2.6: Walker Buehler (SP – LAD)
In my other mock drafts, I mentioned how tempting it was to take a hitter in the first round and Walker Buehler in the second, but I couldn’t trust that Buehler would be available to me. Here, I took the chance, and I am thrilled with the outcome. Even before Justin Verlander’s injury, I was including Buehler in the upper tier of pitchers for this upcoming season — and I quietly rank him third behind Gerrit Cole and Jacob deGrom. Inning-for-inning, Buehler is one of the best in the game, and, with age on his side, it’s possible that we haven’t yet seen his best.
Others Considered: J.D. Martinez
3.7: Yordan Alvarez (OF – HOU)
I wanted power, and Yordan Alvarez has it. In other drafts in which I have drafted Turner, I often pair him with Alvarez. Indeed, we might be looking at a regression, but it’s unlikely that the power disappears — it was his calling card in the minor leagues as well. There was concern that he wouldn’t be fully healthy for Opening Day, but the delay of the year should give him extra time to recover. Even if the season were to start on time, there’s too much of a bright future for the second-year player.
Others Considered: George Springer
4.6: Clayton Kershaw (SP – LAD)
I used to advocate for taking Clayton Kershaw with a top-five pick in each of the last few years, but it’s clear that his health has caused a decline in production. The good news is that it has also caused a decline in the cost to acquire him. Kershaw may have limited appearances — or, at least, not go as deep into games as he had in the past — but he remains outstanding on a per-inning basis. I keep promising that I will wait on pitching, but it becomes too scarce too quickly and Kershaw sliding in as my fourth-best player is a gift.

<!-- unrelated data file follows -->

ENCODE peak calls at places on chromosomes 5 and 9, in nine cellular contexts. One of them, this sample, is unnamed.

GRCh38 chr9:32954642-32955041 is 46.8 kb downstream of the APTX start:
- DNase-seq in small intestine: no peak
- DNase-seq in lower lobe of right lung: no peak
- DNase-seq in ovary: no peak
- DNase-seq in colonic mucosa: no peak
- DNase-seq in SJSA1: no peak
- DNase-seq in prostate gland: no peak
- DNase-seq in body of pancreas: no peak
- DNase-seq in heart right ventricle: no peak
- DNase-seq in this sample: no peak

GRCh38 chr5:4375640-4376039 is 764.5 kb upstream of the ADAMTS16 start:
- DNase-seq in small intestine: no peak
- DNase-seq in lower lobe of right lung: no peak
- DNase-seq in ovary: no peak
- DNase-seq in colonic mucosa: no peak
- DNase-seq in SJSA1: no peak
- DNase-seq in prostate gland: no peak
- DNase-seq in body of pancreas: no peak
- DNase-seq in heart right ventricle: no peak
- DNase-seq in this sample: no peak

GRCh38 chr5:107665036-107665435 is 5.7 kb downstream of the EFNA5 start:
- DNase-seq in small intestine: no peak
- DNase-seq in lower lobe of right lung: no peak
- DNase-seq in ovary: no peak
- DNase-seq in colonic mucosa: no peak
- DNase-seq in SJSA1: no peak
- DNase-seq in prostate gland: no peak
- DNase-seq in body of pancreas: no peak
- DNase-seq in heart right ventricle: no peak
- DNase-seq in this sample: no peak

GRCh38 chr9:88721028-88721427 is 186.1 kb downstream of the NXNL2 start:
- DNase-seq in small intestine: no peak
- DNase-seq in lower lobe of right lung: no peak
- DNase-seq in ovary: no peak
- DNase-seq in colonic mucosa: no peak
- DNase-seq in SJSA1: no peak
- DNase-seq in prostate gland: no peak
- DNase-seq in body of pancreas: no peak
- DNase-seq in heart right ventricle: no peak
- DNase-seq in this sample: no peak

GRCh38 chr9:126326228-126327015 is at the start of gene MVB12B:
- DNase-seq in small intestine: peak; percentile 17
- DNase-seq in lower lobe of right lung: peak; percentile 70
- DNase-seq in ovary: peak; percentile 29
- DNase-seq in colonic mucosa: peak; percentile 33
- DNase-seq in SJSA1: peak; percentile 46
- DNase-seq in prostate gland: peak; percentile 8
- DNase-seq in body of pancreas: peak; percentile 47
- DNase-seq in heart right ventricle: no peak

5.7: Vladimir Guerrero Jr. (3B – TOR)
This was an unintended victory. I refused to pass on the value of Kershaw in the fourth round, and I knew that it might cost me an important bat. Not true. I landed on Vladimir Guerrero Jr. who, after a relatively disappointing rookie season, still has the potential to become a superstar at any minute. It’s also key to note that the aforementioned “disappointment” was due to the hype attached to Guerrero. It’s still there, but it’s severely decreased. As was his price.